Bangladesh police hunts for Bitcoin users in the country!

What an average cryptocurrency investor worries, in the countries of Europe and North America, is about exchange rates, whether to sell off or hold and the prevailing ups and downs in the prices of these virtual currencies. Such is not the case in Bangladesh where the police are hunting Bitcoin users. At least, in the rest of the countries, we do not have to worry about the police coming down and knocking on our door, why? Because we have engaged in cryptocurrencies.

The officials of the central bank have warned all other commercial banks in the country to be wary of bitcoin users.

The Foreign Exchange Police Department and some other departments are being considered to be monitors of the currency, and a report will soon be sent to the Ministry of Home Affairs regarding cryptocurrencies, said a high-ranking official of Bangladesh Bank.

Investigators from Bangladesh Financial Intelligence Unit (BFIU) have already begun to look for bitcoin traders, and even the BTRC are involved. Officials from the aforementioned three organizations have already held four meetings on the matter.

Since Bitcoin is traded through an open source cryptographic protocol, negating the need for any financial organization or ban, there is no governing body for the currency anywhere in the world.

Previously, the government has warned people not to make any transactions with bitcoin. According to Bangladesh Bank, bitcoin is neither accepted nor considered legal tender anywhere in the world, and it is risky to use this currency. The trading of this currency might cause infringements of laws regarding money laundering or funding terrorism.

Amongst the statements we have:

An official of BFIU said: “Banks and other financial organizations of the country have been ordered to maintain a strict vigil on cryptocurrency trading. A circular will soon be sent out detailing the matter. There is no way to purchase these currencies legally through banking channels. Cybercrime investigators are working on the matter.”

At a recent seminar called “Digital World 2017” conference, advisor to the Bangladesh Bank S K Sur Chowdhury said, “A combined committee will be formed with officials from the central bank as well as government and non-government financial organizations. It will figure out how to create and implement Bangladesh’s digital currency.”

Catch the circular and related news here:

Even though it hasn’t been accepted as a currency yet, the popularity of bitcoin continues to rise meteorically. As a result, the central banks of many countries are beginning to implement policies to control it.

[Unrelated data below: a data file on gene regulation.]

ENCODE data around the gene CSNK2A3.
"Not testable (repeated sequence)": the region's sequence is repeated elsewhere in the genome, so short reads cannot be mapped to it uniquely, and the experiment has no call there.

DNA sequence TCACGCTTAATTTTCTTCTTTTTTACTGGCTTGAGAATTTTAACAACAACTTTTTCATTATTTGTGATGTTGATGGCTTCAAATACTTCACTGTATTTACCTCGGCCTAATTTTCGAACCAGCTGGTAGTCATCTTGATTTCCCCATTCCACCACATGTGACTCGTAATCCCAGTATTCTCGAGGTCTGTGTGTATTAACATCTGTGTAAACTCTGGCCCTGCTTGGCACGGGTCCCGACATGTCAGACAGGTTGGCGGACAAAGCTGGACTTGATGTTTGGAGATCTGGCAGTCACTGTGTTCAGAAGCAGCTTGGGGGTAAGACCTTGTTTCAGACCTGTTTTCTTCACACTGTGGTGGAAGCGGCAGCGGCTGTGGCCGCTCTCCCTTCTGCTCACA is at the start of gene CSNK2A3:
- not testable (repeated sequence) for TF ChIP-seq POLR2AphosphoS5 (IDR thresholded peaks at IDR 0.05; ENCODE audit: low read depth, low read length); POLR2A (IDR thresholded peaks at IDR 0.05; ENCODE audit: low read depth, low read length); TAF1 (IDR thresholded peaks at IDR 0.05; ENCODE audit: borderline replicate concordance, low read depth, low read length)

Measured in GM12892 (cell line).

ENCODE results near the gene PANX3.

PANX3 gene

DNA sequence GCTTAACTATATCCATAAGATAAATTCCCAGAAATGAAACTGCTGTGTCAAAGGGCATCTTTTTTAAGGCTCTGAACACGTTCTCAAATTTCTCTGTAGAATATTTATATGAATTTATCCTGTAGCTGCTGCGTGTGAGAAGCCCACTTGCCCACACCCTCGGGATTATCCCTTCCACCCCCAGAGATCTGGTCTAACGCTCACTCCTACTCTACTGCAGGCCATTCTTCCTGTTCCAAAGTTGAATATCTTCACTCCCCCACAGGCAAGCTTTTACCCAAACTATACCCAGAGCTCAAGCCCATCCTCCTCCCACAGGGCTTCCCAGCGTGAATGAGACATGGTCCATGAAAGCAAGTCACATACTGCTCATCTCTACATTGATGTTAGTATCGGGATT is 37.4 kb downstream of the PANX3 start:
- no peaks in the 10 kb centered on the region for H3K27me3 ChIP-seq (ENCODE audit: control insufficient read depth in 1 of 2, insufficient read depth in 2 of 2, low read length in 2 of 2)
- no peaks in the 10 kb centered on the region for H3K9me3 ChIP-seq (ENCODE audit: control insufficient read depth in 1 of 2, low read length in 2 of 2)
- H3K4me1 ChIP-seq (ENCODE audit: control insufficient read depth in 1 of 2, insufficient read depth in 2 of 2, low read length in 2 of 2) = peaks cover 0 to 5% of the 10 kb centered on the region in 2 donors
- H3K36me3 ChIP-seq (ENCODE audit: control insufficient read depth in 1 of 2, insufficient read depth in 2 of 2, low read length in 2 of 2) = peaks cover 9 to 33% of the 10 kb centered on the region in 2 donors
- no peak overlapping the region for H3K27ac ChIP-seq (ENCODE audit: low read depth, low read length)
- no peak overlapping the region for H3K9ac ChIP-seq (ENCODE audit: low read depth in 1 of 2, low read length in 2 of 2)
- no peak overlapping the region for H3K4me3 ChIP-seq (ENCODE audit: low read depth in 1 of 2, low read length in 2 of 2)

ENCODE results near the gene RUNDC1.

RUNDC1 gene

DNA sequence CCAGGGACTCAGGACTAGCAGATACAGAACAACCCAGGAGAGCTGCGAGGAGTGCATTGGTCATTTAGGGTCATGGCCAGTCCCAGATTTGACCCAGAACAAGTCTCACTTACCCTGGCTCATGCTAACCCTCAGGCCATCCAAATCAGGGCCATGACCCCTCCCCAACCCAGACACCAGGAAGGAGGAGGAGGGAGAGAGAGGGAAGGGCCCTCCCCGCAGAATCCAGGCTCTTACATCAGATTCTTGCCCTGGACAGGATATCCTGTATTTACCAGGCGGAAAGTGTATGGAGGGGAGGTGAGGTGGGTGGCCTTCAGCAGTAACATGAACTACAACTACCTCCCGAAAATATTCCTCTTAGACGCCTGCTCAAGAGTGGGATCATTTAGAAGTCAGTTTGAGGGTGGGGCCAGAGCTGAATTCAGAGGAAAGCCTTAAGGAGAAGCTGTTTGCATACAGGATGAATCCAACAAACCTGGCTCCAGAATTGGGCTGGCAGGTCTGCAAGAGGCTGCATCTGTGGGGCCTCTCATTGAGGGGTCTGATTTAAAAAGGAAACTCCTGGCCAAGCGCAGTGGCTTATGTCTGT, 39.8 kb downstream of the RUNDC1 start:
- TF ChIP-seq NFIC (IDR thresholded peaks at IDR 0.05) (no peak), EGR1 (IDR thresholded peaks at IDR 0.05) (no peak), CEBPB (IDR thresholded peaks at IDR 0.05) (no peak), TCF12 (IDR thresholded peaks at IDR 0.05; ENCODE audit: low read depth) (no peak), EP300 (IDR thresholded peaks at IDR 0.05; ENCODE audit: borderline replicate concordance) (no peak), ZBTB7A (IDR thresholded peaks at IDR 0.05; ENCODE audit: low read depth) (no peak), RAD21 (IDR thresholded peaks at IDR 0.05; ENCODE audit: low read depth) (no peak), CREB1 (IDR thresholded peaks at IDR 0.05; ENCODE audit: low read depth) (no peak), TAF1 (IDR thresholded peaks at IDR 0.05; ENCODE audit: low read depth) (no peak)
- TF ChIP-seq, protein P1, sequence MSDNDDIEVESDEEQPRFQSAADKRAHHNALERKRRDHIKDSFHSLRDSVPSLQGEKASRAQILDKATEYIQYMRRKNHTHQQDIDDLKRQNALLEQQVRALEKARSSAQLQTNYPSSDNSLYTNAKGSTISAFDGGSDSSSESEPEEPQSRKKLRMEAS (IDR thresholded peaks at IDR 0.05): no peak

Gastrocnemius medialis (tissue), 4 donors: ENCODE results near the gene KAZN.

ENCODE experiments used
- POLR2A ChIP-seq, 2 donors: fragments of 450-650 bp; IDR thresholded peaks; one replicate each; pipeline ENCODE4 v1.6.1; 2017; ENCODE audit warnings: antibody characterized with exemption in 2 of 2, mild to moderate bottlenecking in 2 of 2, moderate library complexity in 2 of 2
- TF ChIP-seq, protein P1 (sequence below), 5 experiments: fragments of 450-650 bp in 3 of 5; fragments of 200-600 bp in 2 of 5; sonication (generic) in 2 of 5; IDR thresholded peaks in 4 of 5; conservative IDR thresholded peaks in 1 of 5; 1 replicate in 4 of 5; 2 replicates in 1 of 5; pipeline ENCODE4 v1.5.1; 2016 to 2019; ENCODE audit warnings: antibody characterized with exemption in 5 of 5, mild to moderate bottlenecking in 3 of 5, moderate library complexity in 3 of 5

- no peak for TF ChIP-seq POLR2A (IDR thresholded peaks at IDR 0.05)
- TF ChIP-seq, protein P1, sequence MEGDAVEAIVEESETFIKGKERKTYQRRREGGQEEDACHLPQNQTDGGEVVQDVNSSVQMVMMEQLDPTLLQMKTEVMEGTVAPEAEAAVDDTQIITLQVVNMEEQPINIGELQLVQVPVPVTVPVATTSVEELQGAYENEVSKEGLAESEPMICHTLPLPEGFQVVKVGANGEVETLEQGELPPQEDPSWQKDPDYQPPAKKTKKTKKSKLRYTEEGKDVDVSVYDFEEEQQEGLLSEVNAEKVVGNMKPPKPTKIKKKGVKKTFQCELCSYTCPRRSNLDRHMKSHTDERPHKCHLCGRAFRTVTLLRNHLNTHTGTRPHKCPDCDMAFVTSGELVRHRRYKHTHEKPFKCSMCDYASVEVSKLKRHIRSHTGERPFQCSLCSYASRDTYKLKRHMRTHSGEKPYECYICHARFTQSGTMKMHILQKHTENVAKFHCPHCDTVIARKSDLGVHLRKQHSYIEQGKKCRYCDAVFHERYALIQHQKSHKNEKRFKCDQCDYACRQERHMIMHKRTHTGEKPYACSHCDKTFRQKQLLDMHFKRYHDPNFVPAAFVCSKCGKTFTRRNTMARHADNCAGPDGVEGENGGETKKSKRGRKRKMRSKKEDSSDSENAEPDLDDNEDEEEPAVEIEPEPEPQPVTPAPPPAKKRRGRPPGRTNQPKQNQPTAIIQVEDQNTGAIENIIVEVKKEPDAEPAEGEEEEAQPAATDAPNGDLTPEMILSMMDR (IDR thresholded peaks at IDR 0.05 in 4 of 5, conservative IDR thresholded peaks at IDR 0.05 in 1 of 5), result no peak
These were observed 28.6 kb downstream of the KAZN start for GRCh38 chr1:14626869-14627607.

But the bottom line is simple: Law enforcement must prioritize better. Before we start worrying about digital currency and its merely suggested potential for crime, let us fix the actual crimes which continue to plague our nation.


Lloyds bank bans bitcoin purchases on its credit card.

The bitcoin ban, starting today (5th February 2018), applies to Lloyds Bank, Bank of Scotland, Halifax and MBNA customers.

Bitcoin ended last week down 30% at $8,291.87 – its worst week since April 2013 and far below the $19,000 it reached last November. However, the cryptocurrency is still ahead of the $1,000 it was trading at this time last year.

Police have warned that digital currencies remain popular among criminals as they can use them to evade traditional money laundering checks and other regulations.

Banking group fears cryptocurrencies’ falling value could leave it with huge debt hence issues directives to its credit owners against buying cryptocurrency.

The ban, which comes into effect today across all of the British banking giant’s brands, will mean cryptocurrency exchanges are blacklisted by the bank, preventing customers from taking on debt to buy the volatile assets.

As said by a Lloyds spokesperson, “Across Lloyds Bank, Bank of Scotland, Halifax and MBNA, we do not accept credit card transactions involving the purchase of cryptocurrencies.”

So, as we know, Britain’s biggest bank has become the first to announce a ban on customers using credit cards to buy Bitcoin amid fears they could run up huge losses.

Lloyds Banking Group will on Monday(today) tell its 9 million credit card customers that it will block any attempts to buy Bitcoin after the digital currency lost more than half its value in just two months.

The ban will not cover debit card transactions but will prevent customers from using credit to speculate on the price of cryptocurrencies amid fears the bubble may be bursting.

Check what this announcement has had an effect on Bitcoin prices:

Other British banks are expected to follow suit over the coming weeks after several of the biggest US banks including JP Morgan, Bank of America and Citigroup all confirmed plans to block attempts to buy digital currencies.

A spokesman for Lloyds said the decision was made to “protect customers” in what is thought to be a pre-emptive move to reduce the risks that come with the volatile cryptocurrency.